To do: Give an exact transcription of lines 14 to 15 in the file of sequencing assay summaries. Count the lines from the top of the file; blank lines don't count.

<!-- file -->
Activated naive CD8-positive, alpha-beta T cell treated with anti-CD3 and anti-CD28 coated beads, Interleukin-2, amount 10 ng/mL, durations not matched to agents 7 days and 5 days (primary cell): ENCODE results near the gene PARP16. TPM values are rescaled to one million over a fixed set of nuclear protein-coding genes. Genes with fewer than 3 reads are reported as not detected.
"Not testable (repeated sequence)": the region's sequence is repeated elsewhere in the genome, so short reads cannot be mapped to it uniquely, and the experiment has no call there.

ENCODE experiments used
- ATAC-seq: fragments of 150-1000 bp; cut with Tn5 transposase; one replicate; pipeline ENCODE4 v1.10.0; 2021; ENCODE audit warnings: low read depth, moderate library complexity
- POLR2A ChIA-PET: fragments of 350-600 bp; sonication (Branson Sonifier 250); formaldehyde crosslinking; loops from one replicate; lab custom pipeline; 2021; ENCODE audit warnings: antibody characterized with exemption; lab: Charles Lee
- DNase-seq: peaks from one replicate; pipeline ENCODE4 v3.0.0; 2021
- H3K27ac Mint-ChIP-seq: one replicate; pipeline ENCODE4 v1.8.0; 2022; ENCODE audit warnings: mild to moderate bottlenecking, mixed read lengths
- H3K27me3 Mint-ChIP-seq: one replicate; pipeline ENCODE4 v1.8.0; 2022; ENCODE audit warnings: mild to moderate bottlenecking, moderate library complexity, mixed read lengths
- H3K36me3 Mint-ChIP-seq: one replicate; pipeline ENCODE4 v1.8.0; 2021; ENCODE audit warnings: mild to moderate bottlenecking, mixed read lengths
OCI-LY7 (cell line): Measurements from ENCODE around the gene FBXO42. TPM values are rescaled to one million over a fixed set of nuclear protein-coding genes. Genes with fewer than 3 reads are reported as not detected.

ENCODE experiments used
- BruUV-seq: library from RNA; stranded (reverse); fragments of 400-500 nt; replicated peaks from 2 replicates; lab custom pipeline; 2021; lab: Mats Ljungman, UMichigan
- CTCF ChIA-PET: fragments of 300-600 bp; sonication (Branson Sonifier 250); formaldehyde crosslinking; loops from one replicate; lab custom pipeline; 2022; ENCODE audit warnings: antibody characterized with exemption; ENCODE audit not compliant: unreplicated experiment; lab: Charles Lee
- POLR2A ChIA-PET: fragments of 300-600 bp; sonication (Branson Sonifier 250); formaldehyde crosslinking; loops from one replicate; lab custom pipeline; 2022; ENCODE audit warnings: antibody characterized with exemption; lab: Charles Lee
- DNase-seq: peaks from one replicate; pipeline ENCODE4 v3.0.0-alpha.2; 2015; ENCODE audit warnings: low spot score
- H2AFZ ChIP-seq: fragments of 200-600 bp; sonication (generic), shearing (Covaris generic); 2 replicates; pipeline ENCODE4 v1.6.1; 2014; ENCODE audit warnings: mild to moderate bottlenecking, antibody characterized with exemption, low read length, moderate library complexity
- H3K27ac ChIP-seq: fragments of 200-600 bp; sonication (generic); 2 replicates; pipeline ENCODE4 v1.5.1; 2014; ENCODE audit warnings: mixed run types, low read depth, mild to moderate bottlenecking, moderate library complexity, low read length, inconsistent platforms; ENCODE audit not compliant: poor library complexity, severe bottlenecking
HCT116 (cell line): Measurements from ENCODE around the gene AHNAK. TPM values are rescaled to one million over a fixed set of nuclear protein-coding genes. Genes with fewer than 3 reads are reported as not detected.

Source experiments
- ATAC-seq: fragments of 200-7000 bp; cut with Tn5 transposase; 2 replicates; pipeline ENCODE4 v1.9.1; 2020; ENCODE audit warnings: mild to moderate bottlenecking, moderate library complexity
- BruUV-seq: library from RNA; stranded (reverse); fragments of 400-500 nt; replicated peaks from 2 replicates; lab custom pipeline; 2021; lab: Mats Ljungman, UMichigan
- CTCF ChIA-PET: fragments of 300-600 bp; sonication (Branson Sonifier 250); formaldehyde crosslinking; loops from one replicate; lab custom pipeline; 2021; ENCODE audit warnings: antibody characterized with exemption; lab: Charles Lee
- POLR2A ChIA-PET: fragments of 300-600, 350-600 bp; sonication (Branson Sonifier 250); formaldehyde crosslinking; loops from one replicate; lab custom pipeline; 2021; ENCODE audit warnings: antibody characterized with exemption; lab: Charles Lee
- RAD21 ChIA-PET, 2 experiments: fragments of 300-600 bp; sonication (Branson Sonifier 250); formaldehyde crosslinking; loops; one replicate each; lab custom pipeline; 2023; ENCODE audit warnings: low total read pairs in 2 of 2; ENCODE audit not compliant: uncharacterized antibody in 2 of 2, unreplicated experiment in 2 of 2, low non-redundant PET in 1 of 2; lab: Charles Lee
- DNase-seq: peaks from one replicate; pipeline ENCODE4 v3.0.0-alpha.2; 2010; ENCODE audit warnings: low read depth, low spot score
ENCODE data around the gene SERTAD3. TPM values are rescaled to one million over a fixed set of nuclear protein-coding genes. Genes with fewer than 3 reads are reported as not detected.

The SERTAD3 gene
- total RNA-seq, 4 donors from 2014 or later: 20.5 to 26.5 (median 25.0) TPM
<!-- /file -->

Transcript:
- POLR2A ChIA-PET: fragments of 300-600 bp; sonication (Branson Sonifier 250); formaldehyde crosslinking; loops from one replicate; lab custom pipeline; 2022; ENCODE audit warnings: antibody characterized with exemption; lab: Charles Lee
- DNase-seq: peaks from one replicate; pipeline ENCODE4 v3.0.0-alpha.2; 2015; ENCODE audit warnings: low spot score